Yeah, so it’s like: Hey, like, you know, with DSP, like we manage it. And we also like only give it to certain people, but if it was available to everybody, you know, like, and it’s really interesting how they’re doing it. They’re not just rolling it out at once. Um, maybe they’re doing this intentionally cause like in the overwhelm that can happen. They’re just doing it slowly so that people can like, I guess get used to things. Um, but that’s what I think, man, uh, in the next six to 12 months and then more, uh, I’m hoping that along with these features that.. For example, I really hope in the next six to 12 months, bulk functionality for Sponsored Brands, video, uh, rolls out and for Sponsored Display product targeting, um, as well as an API. So I’m hoping that they write more. I think you can with video, I’m not sure I haven’t looked too much at the API on that. It sounds like it’s only reporting, but uh, is it, uh, you know, I know you’re in their brand. Is it, can you do bid ops with Sponsored Brands video with API?
That’s all, it’s all read only at the moment.
It’s all read only.okay.
Pulling data from it really, really basic stuff. It’s kind of hard for you to imagine how they do it with video. Cause video itself has an asset that..it’s like a large file. Something interesting we had happened recently, one of our Amazon reps who, to put it politely sometimes is not as useful as you wish when it comes to like communication and assistance with client accounts who was actually attached to one of our clients. He gave us these like videos that he had generated using some internal Amazon tool. And they were like really simple, motion graphics, slideshow videos, and they’re suitable for Sponsored Brands and we started running them and they’ve worked very well. Um, this particular client didn’t really have the wherewithal or energy or money or whatever to make videos. And so this guy was like, I’ll just make you some with this tool you have. And uh, we’ve, we’ve been putting more and more requests to this, to this guy.
Yeah, about..I think about like six..kind of awhile ago one of our clients did that as well, the video creative Beta. I think that’s what you’re talking about, right. Where they create a 15 minute or 15 seconds, slideshow with kind of some general music and it’s just, uh, a hero image plus some bullets and then it just alternates. Right.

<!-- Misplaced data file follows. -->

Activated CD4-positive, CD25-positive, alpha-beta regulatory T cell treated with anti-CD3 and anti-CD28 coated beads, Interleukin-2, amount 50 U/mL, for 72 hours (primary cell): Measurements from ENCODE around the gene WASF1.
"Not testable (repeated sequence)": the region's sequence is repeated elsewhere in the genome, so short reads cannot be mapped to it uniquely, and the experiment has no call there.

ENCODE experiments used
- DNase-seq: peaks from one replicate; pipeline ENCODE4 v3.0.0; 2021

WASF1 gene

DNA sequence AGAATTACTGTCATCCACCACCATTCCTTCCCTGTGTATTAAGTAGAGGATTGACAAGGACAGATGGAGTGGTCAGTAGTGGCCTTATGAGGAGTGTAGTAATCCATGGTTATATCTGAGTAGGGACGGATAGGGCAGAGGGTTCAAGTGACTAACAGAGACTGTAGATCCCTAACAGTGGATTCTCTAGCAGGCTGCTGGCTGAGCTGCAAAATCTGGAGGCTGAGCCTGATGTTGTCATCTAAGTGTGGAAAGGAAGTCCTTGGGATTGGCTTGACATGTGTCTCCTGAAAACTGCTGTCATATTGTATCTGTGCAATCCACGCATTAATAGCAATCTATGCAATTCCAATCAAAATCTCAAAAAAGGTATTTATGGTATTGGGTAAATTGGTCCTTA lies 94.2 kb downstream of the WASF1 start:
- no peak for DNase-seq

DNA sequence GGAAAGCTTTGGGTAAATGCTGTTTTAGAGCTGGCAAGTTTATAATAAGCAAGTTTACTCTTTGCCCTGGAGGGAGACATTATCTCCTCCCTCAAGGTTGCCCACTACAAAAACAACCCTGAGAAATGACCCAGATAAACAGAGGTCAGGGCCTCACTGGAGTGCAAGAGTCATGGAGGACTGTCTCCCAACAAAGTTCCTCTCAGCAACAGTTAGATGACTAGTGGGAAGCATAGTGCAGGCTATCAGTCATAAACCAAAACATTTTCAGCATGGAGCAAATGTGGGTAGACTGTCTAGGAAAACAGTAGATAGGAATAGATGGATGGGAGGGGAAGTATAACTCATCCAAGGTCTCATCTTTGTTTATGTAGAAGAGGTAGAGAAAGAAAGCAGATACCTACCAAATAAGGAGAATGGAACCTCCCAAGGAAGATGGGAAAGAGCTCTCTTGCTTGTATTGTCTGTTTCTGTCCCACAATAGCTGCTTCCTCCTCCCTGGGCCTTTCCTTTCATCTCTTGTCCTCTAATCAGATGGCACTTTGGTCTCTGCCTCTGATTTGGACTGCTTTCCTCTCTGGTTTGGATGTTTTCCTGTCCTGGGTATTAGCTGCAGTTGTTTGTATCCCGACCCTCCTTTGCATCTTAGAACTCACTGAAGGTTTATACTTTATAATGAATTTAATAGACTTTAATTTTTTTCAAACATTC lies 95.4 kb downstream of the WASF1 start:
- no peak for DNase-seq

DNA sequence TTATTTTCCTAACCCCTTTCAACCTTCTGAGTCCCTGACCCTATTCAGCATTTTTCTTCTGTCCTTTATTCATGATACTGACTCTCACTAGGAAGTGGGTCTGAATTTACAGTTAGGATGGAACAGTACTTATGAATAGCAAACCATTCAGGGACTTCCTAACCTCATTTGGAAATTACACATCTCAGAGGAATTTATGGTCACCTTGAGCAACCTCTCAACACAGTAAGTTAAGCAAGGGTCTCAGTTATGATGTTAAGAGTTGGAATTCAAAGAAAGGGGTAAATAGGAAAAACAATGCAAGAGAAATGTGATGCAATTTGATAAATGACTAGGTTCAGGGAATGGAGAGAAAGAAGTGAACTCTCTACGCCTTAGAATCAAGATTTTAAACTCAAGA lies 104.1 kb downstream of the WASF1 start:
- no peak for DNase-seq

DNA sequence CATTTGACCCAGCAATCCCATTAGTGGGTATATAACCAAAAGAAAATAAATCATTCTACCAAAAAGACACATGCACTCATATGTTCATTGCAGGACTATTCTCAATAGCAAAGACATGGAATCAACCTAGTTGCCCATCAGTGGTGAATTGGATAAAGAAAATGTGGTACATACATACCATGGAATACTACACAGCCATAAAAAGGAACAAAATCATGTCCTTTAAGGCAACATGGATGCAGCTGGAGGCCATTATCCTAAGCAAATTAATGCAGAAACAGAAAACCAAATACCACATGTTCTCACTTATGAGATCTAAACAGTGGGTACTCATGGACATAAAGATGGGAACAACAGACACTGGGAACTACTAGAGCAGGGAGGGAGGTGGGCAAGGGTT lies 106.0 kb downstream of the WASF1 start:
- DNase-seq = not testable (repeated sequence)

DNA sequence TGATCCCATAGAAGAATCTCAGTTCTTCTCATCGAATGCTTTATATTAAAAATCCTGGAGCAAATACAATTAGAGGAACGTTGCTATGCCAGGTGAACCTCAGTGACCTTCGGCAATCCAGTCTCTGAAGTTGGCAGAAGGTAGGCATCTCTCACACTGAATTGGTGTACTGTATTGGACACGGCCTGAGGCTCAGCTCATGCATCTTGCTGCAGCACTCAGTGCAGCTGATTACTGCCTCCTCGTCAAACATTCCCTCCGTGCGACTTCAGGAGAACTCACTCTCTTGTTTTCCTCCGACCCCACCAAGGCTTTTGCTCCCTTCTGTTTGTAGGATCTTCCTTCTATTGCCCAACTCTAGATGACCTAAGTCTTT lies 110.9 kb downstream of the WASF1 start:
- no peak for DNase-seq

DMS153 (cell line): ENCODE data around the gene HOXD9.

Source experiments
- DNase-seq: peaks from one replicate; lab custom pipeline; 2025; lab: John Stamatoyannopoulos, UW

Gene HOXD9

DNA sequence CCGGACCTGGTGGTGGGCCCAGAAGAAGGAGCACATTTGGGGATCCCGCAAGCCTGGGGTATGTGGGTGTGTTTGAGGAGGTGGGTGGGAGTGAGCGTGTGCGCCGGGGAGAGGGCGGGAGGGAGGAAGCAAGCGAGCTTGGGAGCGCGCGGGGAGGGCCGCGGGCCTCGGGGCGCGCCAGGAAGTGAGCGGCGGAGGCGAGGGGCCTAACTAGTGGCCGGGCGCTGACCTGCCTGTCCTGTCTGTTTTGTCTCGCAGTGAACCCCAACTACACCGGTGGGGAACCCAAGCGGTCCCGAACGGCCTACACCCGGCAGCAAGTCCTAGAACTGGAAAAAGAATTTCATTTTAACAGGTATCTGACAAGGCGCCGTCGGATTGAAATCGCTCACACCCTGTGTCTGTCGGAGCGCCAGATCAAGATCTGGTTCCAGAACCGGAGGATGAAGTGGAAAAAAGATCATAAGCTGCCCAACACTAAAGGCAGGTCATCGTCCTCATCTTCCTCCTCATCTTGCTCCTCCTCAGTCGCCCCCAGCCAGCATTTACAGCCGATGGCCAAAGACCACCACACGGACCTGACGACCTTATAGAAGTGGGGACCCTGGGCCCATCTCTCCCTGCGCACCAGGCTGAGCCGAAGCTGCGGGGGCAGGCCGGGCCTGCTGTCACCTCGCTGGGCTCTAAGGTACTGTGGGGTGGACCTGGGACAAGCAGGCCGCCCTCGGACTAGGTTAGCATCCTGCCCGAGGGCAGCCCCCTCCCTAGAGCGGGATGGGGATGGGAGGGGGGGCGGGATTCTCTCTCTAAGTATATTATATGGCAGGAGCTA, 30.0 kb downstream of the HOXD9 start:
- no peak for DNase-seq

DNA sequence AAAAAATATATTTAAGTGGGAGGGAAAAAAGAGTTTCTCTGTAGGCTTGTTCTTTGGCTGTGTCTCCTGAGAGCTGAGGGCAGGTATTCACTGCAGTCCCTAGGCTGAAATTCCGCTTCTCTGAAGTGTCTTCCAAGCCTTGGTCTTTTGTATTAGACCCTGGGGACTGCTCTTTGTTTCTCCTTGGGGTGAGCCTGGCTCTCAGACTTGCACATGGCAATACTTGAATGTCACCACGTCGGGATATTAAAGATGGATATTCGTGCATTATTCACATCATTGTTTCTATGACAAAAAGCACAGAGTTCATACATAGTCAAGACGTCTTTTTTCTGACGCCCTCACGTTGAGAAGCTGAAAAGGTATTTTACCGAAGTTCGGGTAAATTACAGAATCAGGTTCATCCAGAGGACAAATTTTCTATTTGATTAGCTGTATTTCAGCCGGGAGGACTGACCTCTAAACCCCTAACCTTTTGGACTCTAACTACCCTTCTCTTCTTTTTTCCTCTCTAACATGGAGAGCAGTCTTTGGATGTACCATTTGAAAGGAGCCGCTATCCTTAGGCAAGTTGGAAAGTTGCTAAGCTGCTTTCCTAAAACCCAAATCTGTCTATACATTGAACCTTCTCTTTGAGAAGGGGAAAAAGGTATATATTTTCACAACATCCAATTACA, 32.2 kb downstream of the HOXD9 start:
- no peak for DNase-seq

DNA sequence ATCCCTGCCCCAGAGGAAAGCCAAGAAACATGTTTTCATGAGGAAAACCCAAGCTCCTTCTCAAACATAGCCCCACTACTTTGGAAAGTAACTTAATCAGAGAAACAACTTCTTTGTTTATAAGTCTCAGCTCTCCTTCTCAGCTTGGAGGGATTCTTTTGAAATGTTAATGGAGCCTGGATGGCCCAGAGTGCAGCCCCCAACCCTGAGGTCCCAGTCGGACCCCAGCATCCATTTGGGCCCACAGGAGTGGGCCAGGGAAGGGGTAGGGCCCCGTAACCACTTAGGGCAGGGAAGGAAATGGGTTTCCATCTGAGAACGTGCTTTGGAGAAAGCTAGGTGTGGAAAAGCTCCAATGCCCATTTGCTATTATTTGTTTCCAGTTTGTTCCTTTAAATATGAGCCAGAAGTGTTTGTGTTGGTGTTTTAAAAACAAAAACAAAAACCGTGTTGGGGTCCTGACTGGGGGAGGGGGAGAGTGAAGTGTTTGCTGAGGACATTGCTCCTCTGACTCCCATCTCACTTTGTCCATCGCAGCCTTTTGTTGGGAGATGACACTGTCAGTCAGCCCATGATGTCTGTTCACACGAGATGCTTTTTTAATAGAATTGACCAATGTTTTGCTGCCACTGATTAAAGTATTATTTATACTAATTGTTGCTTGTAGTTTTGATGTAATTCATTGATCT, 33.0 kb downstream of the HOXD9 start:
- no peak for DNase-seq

Yeah I think it’s really similar to that. It must, it must be that name. I actually don’t know what it’s called. I’ve been directly involved with it, but I was talking to someone on my team about it just yesterday or two days ago.
Yeah. We’ve been pretty involved with those. We’ve had several phone calls with different clients and I’ve been getting, uh, uh, I’ve been telling my students about it and clients about and embedding getting them on that. And we’ve been just, say at 15 seconds and then they just optimize it for video. Um, and then that way you can, you know, incentivizes you to spend ads in that specific ad type. So yeah, I liked that program just because, you know, it gives you some insight. Like for example, we’ve, I’ve had, I’ve asked him questions about. Hey, you know, why this length, why this, that? And they talked about how like they tested in 15 seconds was optimal. And so really it’s really nice to get input from them so that if you create your own videos, you kind of have, you know, some insight into like what Amazon has tested and thinks is best in terms of lengths and things like that.
Yeah. Some really key insights to be gained from that, for sure. Cause you know, I think we used to recommend a longer time, but maybe 15 seconds is the right is time there? For example.
That’s really nice insight man.
Right. Do we have time for one more question Lazar? What’s our time looking like here?
Uh, 37 minutes
Maybe one more.
Yeah, a short one.
Yeah, we have two more on the list. So I guess we should go and maybe the second last cause this one I think is good. As far as like misunderstandings, Sean, like you see with your students that come in, especially newer ones, what are some of the biggest misgivings they have about Amazon PPC or the way the system works or the right mindset that they bring to the table or don’t bring to the table. I’m really curious these like newbie students, even if they are, you know, $2 million month sellers, maybe their PPC is not figured out. What kind of misunderstandings and misgivings do they bring with them?